A high police official has denied the allegation that the use of a police plane for a personal errand caused the commandos to respond 12 hours after the Somali terror group al-Shabaab began their attack at Kenya's Garissa University College earlier this month, which killed nearly 150 students, mostly Christian.
Kenya Police Airwing Commander Rodgers Mbithi has told police investigators that his decision to allow his daughter-in- law and her children to be flown from Mombasa to Nairobi did not delay the movement of the Recce Company commando unit from Nairobi to Garissa, according to The Associated Press.
Mbithi stated he is legally allowed to ask his pilots to pick up and fly his relatives and civilians. He added that the air wing has only two planes and one small helicopter. The helicopter had taken a police commander to northern Kenya, and the other plane had gone to Mombasa for a training exercise.
The attack by four al-Shabaab terrorists began at around 5.30 a.m. local time on April 2. And by the time the flight carrying the official's relatives departed Nairobi's Wilson Airport at 7.26 a.m., the commando unit had not been informed of any need to fly to Garissa, the official said.
A police commando earlier told CNN that the response team was ordered to assemble for a mission to Garissa at 7 a.m., and at 8 a.m., the team was informed that no police aircraft was available to take them. One team of commandos finally departed around 12:30 p.m., followed by another about 30 minutes later.
After they arrived in Garissa, the commandos took about two-and-a-half hours to just rehearse the assault on the university compound, according to the commando source. The police assault began around 5 p.m., and in about 15 minutes, one commando and all four terrorists were killed.
Another source told CNN that almost all the victims had been killed by the time commandos began their assault.
Al-Shabaab attacked the students to retaliate against Kenya's troops fighting its militants in Somalia. Kenya's troops have been in Somalia, which shares a long border with Kenya, since 2011.
The attack was the deadliest terror strike on Kenya since 1998 when 200 people died after the U.S. Embassy was bombed in Nairobi.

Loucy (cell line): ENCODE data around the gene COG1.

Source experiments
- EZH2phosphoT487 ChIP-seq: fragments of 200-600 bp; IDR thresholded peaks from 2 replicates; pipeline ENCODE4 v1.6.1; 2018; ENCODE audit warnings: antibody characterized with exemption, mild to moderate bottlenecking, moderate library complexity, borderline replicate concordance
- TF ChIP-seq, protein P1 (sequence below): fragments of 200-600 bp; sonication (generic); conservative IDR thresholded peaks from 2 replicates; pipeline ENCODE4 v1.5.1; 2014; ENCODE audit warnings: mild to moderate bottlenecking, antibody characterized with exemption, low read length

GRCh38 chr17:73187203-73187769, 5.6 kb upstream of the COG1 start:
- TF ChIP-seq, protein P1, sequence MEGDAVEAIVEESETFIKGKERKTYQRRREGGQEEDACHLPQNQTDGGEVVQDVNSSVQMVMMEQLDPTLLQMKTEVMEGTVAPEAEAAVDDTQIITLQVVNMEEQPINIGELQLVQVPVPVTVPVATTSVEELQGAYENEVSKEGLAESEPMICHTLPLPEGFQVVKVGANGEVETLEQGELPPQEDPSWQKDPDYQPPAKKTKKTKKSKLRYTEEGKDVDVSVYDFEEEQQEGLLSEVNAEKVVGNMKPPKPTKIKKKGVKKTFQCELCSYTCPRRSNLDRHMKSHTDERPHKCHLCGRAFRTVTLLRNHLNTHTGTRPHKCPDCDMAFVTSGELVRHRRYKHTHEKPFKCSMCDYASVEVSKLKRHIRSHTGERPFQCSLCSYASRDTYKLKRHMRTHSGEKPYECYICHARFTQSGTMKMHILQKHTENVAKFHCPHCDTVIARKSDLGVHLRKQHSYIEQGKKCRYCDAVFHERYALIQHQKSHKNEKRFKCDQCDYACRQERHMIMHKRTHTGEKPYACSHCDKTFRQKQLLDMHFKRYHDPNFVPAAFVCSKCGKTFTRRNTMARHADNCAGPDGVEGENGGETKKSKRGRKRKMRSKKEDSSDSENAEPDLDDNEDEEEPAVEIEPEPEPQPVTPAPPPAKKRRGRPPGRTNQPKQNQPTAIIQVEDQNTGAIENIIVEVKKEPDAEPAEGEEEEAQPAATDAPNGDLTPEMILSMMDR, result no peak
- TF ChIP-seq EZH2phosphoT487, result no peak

Meanwhile, the Kenyan government has launched airstrikes against alleged al-Shabaab training camps in Somalia, asked more than 350,000 Somalis in a refugee camp in Kenya to leave, and shut down Kenyan businesses accused of having links with al-Shabaab, all since the Garissa attack.
Rights groups have been accusing the Kenyan government of taking advantage of the terror threat as an excuse for its heavy-handedness since even before the Garissa attack. They say the government targets civil society, curbs civil freedoms and carries out extra-judicial killings and abductions. These actions may help terror groups to radicalize and recruit local people, they have warned.
However, the government refutes the allegations.
"You have to manage the politics and you have to manage the security, and find that balance," The Christian Science Monitor quoted Mwenda Njoka, spokesman for the Kenyan Interior Ministry, as saying. "But at the end of the day, security is more important, and following something like the massacre in Garissa, it becomes very difficult for the government not to take drastic action. On this one, it had to be done."
Surprisingly, even the National Council of Churches of Kenya is supporting the government's approach to the terror threat.
"If you are hit on one cheek, turn the other cheek," Rev. Canon Peter Karanja, the council's general secretary, was quoted as saying. "If you are hit on the other cheek, it didn't say what you do next, but there are only two cheeks that you can turn. The Christian leaders would like to tell the Muslim leaders, and the government, that there are no more cheeks to turn."